Hillary gets to speak, after all, but only to introduce Bill. He basks in applause, she glows. Is this the feminist dream, or what?
The Democrats are the party of the radical feminists but their women are sidelined together at the convention in Boston like a Beacon Hill tea for the ladies auxiliary. Hillary, the most prominent of all, is relegated to "wife of," standing by her man. Tammy Wynette would be proud. She should take a plate of her chocolate-chip cookies.
Linda Hope, the former chairwoman of the New York Democratic Party who went public with her outrage that Hillary wasn't highlighted, was told politely to shut up "for the sake of party unity and victory in November." After John Kerry called Hillary to tell her she could introduce her husband, the chastened Ms. Hope said the compromise was an "appropriate solution to a perplexing dilemma."
The dilemma, not really all that perplexing, was how to keep the ladies auxiliary happy without allowing the Clintons to upstage the party's two Johns. The "appropriate solution" accentuates the Democrats as the "Mommy Party," the very image John Kerry is trying to ditch with his appeals to "strength."
John Kerry capitulated to the ladies just as Arnold Schwarzenegger dissed certain Democratic legislators in California as "girlie men." Schwarzenegger took the image from a "Saturday Night Live" skit in which two weight-lifting Arnold wannabes mock the puny male dandies they encounter as "girlie men." The governor applied the term to legislators holding up his budget in Sacramento.
Said the real-life Arnold: "If they don't have the guts to come up here in front of you and say, 'I don't want to represent you, I want to represent those special interests, the unions, the trial lawyers.' . If they don't have the guts, I call them girlie men."
Democrats in California, who do not share the governor's sense of humor, complained that he insulted women and homosexuals. To observe that manliness is best expressed by men and womanliness best expressed by women is neither misogynist nor homophobic, but it does expose the Democratic Party's vulnerability to metaphors of weakness. The party is often characterized - celebrated, even - as the nurturing party, regarding the government role as "maternal" and all-caring, in contrast to Republicans, who emphasize self-reliance, self-discipline and a strong defense. The two Johns are determined to turn this perception around, if not in reality then certainly in rhetoric.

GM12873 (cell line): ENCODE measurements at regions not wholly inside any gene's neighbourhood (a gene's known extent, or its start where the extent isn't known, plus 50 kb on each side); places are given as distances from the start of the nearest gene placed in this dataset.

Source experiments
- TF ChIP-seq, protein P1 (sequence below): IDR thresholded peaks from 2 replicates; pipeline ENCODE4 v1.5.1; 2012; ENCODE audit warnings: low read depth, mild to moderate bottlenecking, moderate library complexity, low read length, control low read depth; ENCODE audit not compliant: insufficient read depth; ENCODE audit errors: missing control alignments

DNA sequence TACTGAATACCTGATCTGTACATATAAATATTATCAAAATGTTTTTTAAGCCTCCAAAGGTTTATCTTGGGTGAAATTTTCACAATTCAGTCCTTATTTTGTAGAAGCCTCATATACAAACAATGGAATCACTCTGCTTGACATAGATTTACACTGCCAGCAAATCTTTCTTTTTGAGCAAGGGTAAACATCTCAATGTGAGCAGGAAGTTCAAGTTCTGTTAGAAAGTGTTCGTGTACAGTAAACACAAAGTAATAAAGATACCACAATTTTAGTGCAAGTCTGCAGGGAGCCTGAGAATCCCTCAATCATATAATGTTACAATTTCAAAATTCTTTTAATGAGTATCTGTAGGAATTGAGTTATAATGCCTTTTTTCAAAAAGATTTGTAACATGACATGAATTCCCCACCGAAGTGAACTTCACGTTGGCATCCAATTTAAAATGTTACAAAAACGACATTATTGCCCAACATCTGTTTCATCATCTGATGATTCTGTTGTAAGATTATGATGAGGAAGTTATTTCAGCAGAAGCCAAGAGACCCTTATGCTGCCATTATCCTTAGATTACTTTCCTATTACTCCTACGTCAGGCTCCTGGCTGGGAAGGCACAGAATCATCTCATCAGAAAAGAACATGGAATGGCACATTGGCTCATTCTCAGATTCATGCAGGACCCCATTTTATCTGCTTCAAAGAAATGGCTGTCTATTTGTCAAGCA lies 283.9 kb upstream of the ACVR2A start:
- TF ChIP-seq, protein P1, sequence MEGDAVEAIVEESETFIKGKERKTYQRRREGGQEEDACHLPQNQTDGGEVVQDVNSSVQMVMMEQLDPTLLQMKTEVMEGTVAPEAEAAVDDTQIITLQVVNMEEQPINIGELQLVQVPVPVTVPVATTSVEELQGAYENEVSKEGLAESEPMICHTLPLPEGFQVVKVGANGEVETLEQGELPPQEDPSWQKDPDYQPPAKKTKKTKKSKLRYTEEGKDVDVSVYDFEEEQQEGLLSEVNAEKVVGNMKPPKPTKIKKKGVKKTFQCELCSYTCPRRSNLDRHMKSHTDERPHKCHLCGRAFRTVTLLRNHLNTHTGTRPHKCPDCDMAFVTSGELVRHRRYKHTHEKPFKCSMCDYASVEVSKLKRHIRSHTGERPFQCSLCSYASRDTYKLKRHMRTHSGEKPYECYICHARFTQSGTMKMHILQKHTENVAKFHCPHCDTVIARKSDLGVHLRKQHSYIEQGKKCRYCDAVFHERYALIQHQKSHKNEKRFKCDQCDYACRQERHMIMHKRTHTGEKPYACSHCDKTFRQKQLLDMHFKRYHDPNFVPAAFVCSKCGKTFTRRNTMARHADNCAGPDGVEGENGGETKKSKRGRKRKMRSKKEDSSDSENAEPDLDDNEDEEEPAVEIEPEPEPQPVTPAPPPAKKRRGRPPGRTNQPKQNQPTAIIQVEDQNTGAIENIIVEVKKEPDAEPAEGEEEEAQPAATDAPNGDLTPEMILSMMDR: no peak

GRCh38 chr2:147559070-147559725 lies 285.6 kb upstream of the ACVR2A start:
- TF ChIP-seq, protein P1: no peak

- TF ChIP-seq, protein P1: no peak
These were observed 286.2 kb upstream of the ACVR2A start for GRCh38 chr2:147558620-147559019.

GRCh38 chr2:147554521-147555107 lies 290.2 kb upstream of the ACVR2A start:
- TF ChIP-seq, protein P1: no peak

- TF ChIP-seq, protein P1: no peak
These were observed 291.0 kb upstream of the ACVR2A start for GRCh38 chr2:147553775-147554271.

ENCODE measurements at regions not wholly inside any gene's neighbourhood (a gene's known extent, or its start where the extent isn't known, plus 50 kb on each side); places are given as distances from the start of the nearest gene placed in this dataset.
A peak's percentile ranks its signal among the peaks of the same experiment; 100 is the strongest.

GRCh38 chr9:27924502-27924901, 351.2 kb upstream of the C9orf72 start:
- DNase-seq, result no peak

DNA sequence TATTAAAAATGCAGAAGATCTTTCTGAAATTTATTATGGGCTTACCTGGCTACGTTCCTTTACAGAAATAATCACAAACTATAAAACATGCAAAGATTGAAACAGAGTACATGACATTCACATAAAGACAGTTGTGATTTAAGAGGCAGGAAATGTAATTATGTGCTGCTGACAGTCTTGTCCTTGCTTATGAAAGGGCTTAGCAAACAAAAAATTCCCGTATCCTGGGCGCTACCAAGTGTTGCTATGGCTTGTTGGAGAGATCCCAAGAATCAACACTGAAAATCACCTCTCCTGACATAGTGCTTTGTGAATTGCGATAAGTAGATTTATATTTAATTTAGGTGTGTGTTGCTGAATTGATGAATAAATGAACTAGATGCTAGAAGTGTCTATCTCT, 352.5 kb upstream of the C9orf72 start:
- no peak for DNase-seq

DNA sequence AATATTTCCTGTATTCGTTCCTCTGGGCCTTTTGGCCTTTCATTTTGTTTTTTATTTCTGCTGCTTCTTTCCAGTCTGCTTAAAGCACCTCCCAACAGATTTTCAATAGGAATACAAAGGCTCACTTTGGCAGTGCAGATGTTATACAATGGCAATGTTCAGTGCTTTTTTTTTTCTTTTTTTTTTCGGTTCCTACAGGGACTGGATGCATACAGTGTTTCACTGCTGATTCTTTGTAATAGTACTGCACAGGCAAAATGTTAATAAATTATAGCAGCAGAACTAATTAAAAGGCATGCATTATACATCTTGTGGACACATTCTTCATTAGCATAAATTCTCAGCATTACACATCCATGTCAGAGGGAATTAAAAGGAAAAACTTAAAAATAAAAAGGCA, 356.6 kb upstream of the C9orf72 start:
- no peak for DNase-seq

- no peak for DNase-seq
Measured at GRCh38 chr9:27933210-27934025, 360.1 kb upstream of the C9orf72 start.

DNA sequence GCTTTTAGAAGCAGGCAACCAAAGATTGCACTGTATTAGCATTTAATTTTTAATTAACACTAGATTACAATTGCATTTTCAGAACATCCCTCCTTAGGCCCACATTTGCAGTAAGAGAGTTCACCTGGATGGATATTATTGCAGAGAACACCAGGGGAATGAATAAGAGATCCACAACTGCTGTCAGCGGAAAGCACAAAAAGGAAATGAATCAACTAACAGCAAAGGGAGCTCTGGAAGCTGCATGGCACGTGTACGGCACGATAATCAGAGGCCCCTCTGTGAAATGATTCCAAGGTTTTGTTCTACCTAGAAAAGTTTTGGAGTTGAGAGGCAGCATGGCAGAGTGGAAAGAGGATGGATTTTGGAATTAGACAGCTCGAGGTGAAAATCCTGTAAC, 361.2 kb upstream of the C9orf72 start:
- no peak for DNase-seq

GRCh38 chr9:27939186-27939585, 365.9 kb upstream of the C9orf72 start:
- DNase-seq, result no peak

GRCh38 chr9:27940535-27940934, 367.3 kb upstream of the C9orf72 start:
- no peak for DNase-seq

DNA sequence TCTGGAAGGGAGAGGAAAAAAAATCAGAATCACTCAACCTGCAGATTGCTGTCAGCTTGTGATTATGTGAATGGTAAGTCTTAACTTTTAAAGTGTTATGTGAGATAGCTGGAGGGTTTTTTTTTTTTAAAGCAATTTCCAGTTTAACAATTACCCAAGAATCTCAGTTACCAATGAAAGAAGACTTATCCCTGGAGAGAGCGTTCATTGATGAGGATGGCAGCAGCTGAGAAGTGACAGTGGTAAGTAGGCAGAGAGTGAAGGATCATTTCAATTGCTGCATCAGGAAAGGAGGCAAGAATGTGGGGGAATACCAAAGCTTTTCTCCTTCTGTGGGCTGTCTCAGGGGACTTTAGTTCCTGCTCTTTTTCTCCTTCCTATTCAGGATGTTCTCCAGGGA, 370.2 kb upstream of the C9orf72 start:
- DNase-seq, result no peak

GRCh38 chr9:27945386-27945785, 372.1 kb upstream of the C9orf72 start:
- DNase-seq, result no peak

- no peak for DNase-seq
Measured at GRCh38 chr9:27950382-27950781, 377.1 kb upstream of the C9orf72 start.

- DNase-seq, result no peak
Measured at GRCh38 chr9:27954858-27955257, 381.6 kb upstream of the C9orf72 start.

The theme of the Boston convention is "strength," to counter the image of weakness so beloved by those who relish the role of victim. Each night the Democrats will emphasize how John Kerry and John Edwards have "the strength of character and toughness" to create a "strong military," "a strong economy," to "strengthen America's position in the world." Speakers will talk about "John Kerry's lifetime of strength and service."
There are risks in this approach, because it invites an examination of the record. As everyone who reads newspapers now knows, both Johns voted to go to war in Iraq, but then voted against spending the money to support the troops. The Johns were at the time trailing Howard Dean, the undiluted anti-war candidate. Their exercise in expediency was rendered even more dramatic when 14 Democratic senators who had voted against the war nevertheless voted to spend the money to support the troops. Kerry's rhetoric hardly reflects strength when he accuses President Bush of failing "to do everything in [his] power to avoid the loss of your son or daughter."
The war against terror cries out for strong, robust bipartisanship and shouldn't be held hostage to the pressures of a presidential campaign. This requires more than mere words about strength. To that end, a coalition of Democrats and Republicans have revived the "Committee on the Present Danger," a bipartisan coalition that was crucial to victory in the Cold War. The committee was led by Democratic Senator Henry Jackson of Washington, and it was the party's disdain for Scoop Jackson's warning that led many Democrats to become Republicans. The Democratic point man today is Sen. Joseph Lieberman of Connecticut, who, allied with Republican Jon Kyl of Arizona, pleads for support for the war in Iraq.
"In this war, our enemies do not distinguish between Democrats and Republicans," they wrote the other day in the Washington Post. "All Americans are the target of the hate, because all Americans share the values they detest."
The gentlemen from Connecticut and Arizona are cautioning the Democrats assembling in Boston that this is no time to listen to girlie men.